Parliament, Thursday, 27 January 2022 – The Portfolio Committee on Human Settlements has called on the Department of Human Settlements to work with law enforcement agencies to arrest and prosecute criminals who sell RDP houses. The committee is continuing with its week-long oversight visit to Gauteng to assess the implementation of targets and was informed of the persistent problem of third parties selling RDP houses to the poor.

“We cannot continue to turn a blind eye to this perennial problem of illegality, where criminal elements exploit the desperation caused by the longing for security of tenure among South Africans. These people are extorting the poor who are forced to approach loan sharks to get money in order to access housing. These criminals must be brought to book through collaboration between the South African Police Service (SAPS), the department and communities at large,” said Ms Machwene Semenya, the Chairperson of the committee.

The committee heard that people continue to sell RDP houses at the Savanna City Mega Project in Midvaal Local Municipality. The committee called for the community to actively participate in fighting such illegality by sharing information with the police and the Department of Human Settlements. “The community must be aware that a house bought illegally would not be beneficial in the long term, as the buyer will not receive a title deed to an illegally purchased house. Buying of these houses will lead to financial loss,” Ms Semenya emphasised.

As a result, the committee asked the municipality and the department, together with the SAPS, to implement measures aimed at arresting the perpetrator/s and report to the committee regularly on progress and plans to stop this illegality.

Meanwhile, the committee has called for strategies to eliminate exposing title deed beneficiaries to risk. While the committee is cognisant that the Housing Act prohibits the selling of an RDP house within eight years of occupation, it is also aware that many families are forced, mainly due to economic hardships, to sell their houses or put them up as surety for loans before the lapse of the statutory timeframes. This threatens the security of tenure of many. “There is an urgent need to look at solutions to the challenge of selling RDP houses, because it perpetuates the inability by many to own their own houses,” Ms Semenya emphasised.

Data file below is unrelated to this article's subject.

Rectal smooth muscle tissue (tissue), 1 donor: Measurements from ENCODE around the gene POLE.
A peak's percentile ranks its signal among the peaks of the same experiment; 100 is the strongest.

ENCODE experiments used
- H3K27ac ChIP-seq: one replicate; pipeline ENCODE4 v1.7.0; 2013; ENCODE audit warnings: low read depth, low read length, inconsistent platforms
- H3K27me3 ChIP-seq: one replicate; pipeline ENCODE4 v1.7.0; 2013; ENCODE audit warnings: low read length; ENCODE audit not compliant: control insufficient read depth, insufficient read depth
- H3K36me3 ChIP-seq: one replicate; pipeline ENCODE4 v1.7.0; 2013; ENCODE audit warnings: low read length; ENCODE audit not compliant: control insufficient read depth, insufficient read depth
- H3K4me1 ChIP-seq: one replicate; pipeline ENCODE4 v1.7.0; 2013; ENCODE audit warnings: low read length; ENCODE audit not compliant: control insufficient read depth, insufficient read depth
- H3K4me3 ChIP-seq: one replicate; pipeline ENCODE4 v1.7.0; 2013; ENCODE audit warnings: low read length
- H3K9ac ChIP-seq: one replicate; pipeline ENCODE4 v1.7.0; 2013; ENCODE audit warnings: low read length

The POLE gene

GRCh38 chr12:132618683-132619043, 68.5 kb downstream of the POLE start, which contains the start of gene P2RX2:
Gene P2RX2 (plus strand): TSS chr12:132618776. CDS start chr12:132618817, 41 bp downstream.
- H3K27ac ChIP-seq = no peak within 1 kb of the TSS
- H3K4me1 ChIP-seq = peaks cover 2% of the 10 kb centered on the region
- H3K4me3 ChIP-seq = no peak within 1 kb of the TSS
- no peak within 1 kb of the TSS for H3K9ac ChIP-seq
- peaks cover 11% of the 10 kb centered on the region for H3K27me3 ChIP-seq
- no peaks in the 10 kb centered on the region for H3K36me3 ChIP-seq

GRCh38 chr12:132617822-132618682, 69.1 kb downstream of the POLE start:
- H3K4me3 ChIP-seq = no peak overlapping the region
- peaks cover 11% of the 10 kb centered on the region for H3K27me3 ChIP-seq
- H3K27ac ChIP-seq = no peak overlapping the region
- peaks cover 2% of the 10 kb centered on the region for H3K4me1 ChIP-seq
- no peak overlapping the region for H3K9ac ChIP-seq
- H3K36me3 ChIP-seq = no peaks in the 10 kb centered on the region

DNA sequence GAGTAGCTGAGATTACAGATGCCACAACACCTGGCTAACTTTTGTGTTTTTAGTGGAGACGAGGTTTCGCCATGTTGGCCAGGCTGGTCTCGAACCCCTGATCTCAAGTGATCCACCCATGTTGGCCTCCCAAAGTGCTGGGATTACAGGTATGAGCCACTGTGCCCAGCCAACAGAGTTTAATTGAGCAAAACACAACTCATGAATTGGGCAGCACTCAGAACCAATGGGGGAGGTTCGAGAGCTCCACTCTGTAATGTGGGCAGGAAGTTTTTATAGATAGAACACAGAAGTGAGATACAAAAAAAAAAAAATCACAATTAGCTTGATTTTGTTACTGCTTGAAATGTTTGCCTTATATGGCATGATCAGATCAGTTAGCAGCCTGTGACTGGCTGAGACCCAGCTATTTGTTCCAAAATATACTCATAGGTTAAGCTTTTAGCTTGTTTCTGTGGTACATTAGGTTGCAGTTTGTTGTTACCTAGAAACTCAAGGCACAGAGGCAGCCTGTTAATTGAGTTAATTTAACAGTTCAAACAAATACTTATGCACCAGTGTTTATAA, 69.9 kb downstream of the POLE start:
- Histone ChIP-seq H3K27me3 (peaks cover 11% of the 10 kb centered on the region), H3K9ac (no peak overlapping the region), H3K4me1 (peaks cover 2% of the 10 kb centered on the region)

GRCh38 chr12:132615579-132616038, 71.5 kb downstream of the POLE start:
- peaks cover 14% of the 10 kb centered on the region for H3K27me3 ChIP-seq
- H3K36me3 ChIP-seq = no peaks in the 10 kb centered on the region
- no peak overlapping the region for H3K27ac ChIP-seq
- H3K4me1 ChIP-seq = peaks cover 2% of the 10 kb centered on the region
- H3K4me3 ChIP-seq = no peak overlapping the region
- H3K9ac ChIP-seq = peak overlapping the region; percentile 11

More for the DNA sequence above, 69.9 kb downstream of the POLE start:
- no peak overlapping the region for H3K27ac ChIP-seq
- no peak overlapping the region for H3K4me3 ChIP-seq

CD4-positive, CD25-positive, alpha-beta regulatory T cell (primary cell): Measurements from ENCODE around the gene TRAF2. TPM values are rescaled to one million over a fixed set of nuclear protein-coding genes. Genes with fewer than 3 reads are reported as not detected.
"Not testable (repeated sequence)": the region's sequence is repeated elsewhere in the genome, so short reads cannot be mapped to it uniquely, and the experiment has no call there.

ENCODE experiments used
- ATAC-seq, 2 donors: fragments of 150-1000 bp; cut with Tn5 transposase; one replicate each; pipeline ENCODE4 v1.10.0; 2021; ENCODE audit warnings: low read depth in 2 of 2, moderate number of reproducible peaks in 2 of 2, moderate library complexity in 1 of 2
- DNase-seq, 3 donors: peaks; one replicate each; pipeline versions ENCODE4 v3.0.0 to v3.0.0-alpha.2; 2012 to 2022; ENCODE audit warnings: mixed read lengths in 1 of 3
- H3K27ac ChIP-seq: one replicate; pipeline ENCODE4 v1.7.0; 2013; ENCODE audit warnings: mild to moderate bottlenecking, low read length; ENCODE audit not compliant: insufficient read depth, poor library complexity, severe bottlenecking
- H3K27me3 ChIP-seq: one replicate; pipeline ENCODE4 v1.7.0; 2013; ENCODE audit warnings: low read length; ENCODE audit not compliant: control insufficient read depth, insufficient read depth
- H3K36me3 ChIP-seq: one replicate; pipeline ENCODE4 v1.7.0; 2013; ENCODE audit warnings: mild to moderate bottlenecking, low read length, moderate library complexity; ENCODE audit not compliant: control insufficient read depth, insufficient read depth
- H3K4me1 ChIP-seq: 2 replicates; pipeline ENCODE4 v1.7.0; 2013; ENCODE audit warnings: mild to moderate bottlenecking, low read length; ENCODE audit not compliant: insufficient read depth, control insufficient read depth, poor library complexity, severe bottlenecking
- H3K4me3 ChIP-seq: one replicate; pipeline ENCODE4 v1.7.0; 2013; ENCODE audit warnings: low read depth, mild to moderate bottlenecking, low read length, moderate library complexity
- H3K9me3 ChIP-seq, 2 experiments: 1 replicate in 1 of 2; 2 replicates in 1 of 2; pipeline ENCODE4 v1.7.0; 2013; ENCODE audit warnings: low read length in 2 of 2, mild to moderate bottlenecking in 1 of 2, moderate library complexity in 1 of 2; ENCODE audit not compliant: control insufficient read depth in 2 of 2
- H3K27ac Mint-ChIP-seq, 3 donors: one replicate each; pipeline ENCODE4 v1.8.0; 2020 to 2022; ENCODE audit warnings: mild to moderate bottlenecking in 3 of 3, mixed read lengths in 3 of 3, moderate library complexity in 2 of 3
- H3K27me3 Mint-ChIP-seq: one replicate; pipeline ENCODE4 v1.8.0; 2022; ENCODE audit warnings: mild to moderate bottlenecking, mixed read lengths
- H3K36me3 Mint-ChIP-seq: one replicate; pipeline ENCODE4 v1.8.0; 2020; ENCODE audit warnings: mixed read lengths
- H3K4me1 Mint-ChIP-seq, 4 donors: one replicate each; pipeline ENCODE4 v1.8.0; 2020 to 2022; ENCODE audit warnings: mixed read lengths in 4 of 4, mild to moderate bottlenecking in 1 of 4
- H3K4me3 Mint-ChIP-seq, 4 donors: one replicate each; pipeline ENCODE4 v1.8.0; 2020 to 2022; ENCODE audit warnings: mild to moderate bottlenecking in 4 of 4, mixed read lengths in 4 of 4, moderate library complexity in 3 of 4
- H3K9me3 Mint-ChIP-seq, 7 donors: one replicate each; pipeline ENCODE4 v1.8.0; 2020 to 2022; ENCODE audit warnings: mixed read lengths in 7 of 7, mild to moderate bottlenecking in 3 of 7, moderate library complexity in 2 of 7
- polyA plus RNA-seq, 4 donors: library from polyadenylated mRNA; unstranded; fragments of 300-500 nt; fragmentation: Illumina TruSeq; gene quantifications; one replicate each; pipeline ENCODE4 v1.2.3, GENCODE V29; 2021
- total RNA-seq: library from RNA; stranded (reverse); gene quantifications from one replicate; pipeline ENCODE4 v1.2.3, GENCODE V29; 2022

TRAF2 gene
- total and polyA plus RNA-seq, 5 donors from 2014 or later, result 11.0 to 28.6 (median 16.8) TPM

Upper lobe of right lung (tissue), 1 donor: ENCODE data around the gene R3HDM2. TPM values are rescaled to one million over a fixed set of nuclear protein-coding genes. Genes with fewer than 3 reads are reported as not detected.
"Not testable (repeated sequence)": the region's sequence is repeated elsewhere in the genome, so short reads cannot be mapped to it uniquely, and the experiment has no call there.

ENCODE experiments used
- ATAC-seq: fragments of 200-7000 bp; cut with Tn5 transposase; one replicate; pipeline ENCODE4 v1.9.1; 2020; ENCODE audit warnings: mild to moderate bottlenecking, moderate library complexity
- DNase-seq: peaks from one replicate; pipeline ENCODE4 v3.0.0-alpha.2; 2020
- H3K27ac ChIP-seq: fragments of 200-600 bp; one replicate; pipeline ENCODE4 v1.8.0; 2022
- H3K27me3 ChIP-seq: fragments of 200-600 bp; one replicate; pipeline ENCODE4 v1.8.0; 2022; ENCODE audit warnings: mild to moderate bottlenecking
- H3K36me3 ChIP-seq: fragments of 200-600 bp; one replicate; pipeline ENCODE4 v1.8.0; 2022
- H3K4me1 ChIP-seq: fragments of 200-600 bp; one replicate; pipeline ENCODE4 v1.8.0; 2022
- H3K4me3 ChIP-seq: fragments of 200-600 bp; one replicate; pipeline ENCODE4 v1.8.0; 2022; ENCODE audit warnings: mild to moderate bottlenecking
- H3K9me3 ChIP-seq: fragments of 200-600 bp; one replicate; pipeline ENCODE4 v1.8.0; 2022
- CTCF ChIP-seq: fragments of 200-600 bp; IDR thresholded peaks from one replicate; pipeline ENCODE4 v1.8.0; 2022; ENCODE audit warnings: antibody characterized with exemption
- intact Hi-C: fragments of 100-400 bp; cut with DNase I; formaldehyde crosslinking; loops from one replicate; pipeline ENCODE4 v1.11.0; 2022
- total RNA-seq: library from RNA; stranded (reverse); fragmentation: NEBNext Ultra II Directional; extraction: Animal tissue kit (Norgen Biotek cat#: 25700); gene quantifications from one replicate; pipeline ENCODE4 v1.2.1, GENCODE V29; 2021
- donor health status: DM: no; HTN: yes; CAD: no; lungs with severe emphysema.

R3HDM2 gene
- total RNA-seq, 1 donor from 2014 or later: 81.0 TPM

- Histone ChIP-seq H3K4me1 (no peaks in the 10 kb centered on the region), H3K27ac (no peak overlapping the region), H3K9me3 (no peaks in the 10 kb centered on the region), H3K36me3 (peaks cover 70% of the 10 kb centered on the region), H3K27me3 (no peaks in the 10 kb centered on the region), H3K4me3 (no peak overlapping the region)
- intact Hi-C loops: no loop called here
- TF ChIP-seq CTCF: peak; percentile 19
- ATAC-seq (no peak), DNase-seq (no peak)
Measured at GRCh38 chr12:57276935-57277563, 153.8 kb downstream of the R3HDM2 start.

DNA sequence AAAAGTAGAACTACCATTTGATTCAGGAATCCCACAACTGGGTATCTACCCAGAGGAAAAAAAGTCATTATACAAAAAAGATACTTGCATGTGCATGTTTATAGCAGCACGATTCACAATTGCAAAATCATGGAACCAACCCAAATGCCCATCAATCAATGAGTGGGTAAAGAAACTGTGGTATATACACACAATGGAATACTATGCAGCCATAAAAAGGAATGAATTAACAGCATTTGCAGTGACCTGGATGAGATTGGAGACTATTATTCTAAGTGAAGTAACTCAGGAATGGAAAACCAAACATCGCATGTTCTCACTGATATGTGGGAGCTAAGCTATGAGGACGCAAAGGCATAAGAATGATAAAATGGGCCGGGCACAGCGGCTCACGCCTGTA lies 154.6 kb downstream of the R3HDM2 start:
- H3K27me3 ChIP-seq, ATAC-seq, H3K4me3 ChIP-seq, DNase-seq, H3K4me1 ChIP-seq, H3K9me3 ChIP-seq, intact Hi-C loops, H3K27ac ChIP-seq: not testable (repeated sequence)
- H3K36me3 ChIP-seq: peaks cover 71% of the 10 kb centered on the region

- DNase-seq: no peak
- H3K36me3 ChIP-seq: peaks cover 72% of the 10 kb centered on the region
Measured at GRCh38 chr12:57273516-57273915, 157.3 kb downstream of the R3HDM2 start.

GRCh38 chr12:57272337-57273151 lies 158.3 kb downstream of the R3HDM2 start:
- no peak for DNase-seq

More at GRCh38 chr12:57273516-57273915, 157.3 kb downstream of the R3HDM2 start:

Despite these challenges, the committee appreciates the quality workmanship in the development of these properties, especially for the poor. “The projects that we have seen so far are of good quality and set the standard of what should be followed throughout the country. We want quality houses and not substandard houses we have become accustomed to. To ensure this, effective monitoring should be done from the development of the foundation to completion,” Ms Semenya said.

Meanwhile, the committee remains concerned by challenges in beneficiary lists in Gauteng. Many people who applied and qualified between 1996 and 1998 have not received their houses. The committee reiterated its call for transparency regarding the list of beneficiaries. Furthermore, the committee has called for the exclusion of politicians at local level on issues of beneficiary lists. Lastly, monitoring of officials involved in the administration of beneficiary lists must be enhanced to ensure that any corrupt activity is dealt with swiftly.


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